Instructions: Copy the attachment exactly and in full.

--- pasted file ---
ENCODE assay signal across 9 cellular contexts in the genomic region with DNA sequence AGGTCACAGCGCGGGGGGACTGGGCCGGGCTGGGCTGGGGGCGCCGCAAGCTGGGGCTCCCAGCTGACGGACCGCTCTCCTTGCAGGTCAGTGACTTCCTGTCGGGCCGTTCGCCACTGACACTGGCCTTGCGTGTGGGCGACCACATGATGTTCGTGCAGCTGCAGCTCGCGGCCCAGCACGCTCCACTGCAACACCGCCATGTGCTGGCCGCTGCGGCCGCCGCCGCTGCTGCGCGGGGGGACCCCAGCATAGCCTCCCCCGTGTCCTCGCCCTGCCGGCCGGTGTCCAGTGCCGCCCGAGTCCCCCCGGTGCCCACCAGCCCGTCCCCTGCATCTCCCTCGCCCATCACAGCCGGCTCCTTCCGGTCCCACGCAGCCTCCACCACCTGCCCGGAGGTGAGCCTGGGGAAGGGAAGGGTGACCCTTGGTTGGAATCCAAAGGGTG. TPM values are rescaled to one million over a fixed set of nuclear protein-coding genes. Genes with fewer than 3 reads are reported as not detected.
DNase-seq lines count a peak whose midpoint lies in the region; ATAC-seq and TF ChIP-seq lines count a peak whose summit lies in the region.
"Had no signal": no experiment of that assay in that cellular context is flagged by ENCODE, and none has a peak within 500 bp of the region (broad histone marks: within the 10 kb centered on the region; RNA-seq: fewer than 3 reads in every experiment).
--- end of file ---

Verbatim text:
ENCODE assay signal across 9 cellular contexts in the genomic region with DNA sequence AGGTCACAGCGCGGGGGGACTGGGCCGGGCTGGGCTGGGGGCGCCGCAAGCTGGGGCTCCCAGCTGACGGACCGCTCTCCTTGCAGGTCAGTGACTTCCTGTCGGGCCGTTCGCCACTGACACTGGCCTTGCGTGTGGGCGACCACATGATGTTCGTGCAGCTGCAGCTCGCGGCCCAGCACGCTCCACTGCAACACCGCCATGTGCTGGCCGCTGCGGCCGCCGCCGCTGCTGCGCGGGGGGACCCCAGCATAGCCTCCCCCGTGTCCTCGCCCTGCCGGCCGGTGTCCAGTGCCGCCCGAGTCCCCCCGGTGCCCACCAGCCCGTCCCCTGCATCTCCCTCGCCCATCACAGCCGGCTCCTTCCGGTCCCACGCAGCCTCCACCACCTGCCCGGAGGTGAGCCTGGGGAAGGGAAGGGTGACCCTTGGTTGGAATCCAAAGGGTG. TPM values are rescaled to one million over a fixed set of nuclear protein-coding genes. Genes with fewer than 3 reads are reported as not detected.
DNase-seq lines count a peak whose midpoint lies in the region; ATAC-seq and TF ChIP-seq lines count a peak whose summit lies in the region.
"Had no signal": no experiment of that assay in that cellular context is flagged by ENCODE, and none has a peak within 500 bp of the region (broad histone marks: within the 10 kb centered on the region; RNA-seq: fewer than 3 reads in every experiment).